of Liberty and is not that easy. It requires an online reservation way in advance depending on the time of the year. In certain cases, one must book at least a month in advance. I booked my tickets paying a fee of $18. There are tight security checks much like at the airports. I felt a great sense of accomplishment standing on the tall lady. As a part of my internship, on one of the weekends I also got to attend a meeting at a Hindu temple in Queens, where a huge community of Indians gather every Sunday. It made me feel proud that Indians sought to preserve their culture in an alien land. The community seems to be doing well too. They were all dressed traditionally. I felt like I was somewhere in the North of India. Their warm hospitality moved me. Attending a baseball match played between the Mets and Brewers at the Citi field was a completely different experience. Even though I wasnâ€™t a big fan of baseball, being in the massive crowd and was a wonderful feel to be amongst a completely different culture of fanatics. The ticket was priced $22 and I got a free t-shirt. Visiting the Grand Central, a hundred-year-old train station, is a must. It was a stunning experience to standing still amongst the fast moving
crowds and take in the magnificent architecture of the station. This was a train station that looked like a palace! Visiting Jackson Heights gave me the feeling that I was back in India. If you are missing Indian food or if you want to shop for Indian products, Jackson Heights is the best place to be. Shopping on 34th Street is another must. I found the best of brands here and picked up some fashion apparel for a reasonable price. A trip to NYC isnâ€™t complete without visiting Central Park and Washington Square Park. Central Park is massive and getting around the park by walk is impossible. Spending a few evenings in Central Park was a truly memorable experience when I look back. This place is gorgeous and has beautiful greenery everywhere. When you are here, hire a bicycle or get on to the carts to get around the park. I loved NYC and found my experiences there to be completely different compared to the other cities in US.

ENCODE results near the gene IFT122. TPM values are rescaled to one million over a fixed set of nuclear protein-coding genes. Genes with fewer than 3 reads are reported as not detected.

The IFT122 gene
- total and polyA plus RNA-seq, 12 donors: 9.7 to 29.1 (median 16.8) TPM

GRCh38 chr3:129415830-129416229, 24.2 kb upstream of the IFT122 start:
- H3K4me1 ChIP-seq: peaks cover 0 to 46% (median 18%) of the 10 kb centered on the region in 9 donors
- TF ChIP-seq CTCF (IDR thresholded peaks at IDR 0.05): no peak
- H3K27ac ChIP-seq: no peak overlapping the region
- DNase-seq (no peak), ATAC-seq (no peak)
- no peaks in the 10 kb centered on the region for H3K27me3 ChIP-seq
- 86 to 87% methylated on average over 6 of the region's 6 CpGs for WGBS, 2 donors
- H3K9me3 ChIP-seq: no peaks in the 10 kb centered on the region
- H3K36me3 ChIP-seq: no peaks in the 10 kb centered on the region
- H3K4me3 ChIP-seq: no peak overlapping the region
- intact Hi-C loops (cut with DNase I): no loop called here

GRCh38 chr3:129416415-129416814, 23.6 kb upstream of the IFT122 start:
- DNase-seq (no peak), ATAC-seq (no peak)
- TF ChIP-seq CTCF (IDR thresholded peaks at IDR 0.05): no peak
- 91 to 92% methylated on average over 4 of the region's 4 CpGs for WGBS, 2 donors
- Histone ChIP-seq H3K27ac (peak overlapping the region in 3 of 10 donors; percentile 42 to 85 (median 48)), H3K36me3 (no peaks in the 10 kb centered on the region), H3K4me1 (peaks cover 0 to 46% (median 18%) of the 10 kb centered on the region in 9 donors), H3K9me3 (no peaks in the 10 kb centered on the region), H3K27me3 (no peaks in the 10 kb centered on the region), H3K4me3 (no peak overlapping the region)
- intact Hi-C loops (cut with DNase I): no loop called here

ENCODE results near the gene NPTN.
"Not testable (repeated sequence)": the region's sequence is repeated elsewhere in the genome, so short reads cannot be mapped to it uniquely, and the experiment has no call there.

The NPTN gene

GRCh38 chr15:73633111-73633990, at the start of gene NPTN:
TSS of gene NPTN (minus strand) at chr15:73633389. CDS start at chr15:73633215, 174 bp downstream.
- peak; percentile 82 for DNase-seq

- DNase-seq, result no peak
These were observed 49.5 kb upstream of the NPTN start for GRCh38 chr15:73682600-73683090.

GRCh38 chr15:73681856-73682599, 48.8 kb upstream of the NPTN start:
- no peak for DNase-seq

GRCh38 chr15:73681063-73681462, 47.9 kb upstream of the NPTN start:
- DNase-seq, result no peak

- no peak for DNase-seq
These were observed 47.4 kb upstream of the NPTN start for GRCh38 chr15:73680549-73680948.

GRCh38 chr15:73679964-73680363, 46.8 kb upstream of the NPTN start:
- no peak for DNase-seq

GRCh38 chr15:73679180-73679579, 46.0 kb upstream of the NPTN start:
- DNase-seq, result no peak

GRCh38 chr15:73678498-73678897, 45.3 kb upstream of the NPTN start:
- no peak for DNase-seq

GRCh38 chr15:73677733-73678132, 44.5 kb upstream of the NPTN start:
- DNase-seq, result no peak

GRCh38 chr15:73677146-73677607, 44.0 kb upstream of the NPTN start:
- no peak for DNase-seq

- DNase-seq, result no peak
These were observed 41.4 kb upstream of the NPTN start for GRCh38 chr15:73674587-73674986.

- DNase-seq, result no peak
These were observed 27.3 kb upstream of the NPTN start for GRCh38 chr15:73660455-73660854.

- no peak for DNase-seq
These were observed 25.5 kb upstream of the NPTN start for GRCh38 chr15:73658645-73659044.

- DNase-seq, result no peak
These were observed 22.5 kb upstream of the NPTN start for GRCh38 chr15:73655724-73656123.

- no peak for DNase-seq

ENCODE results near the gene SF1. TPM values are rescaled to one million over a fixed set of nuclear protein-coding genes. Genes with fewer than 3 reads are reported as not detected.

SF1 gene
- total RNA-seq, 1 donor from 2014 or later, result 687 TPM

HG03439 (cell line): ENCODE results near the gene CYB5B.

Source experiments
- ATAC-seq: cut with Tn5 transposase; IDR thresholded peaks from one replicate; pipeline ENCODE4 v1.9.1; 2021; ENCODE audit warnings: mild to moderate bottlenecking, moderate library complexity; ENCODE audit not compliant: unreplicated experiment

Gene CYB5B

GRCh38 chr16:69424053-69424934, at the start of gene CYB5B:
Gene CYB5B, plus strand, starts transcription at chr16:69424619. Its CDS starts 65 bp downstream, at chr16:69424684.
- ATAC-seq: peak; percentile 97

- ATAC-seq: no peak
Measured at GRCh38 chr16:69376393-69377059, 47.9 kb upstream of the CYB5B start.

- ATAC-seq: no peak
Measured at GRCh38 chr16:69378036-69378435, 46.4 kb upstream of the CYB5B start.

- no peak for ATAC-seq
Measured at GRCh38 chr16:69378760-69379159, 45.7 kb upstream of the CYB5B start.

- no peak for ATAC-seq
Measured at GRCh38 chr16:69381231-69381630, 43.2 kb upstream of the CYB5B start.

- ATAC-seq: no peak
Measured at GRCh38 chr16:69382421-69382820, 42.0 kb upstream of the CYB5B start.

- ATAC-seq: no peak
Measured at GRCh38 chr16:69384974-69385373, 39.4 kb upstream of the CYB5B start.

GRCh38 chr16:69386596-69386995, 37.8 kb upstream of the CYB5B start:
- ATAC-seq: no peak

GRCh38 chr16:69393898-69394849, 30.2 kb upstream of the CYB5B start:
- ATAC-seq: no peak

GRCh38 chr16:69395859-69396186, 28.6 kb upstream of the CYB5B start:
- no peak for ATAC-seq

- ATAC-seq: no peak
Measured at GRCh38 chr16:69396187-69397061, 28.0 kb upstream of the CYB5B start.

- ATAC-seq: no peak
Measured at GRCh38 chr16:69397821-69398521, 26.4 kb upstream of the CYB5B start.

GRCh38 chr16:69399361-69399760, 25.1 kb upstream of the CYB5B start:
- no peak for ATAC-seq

One World Observatory Bronx Zoo Waterâ€™s Edge Restaurant Top of the Rockefeller Centre March 2016
Please go chasing waterfalls! Niagara Falls
o not miss Niagara Falls. It is truly nature’s wonder. It was a 7-hour drive from NYC to Niagara. When we reached the place, I rushed towards the falls as I couldn’t wait to see it. That instance when I first witnessed the magnificent falls, my heart skipped a beat. I was stunned by the beauty and magnitude of the falls. For a little while, I just stood still as I couldn’t believe I was living that moment. One thing that surprised me about the place was that the sun starts setting only after 8.30 p.m. I paid about $80 and checked in to a hotel, located on the banks of the Niagara River and a little away from the Niagara Falls. Of all the pictures that I have clicked in my entire life, there was an instance that I will never forget, when I struggled to click just one picture. I woke up at around 5. 30 a.m. and I was ready with my camera on the balcony to capture the sunrise. As the sun rose, I could see a man on a boat rafting in the river. I was waiting to get the right composition. It was a freezing morning and the temperature as low as 1 degree Celsius. The temperature got was such that I couldn’t feel my
own finger and I was not able to press the shutter button of the camera. The effects of the extreme weather on my body numbed my hands and I couldn’t even stand because my legs had started hurting severely. Finally at the right moment I was able to click the picture using both hands to press the shutter button. I visited the Niagara Falls again that day and got onto a ferry that took us close to the water fall. Taking a ferry is a must when you visit the falls. When you get closer to the falls, the view is priceless. The water falls from all sides and the view was such that I felt like I was in heaven.
Seeing SEATTLE, shopping in Portland
Part of my exciting adventures in the land of milk and honey for Indians, aka the USA, was a road trip from Seattle to Portland. My friend from Seattle facilitated it. The drive took three hours and covered 180 miles of beautiful landscape.
It was a very short stay in the city and I visited it just for the shopping. Portland is the best place to shop in, especially for electronic goods, because it is a tax free haven. I did a lot of walking here and hit the cityâ€™s famous food carts that served a variety of cuisines from across the world. We tried Egyptian food; I canâ€™t remember what it was called. It tasted like sour dosa with chilly powder curry, I thought to myself, perhaps Egyptian food is not for me.
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Anti-clockwise: Majestic Mount Hood of the Cascade Mountain Range, Portland Pike Place Market, one of the oldest public farmers markets, Seattle Elliot Bay from the iconic Seattle Space Needle observation tower Parks, bridges, and eco-friendliness, Portland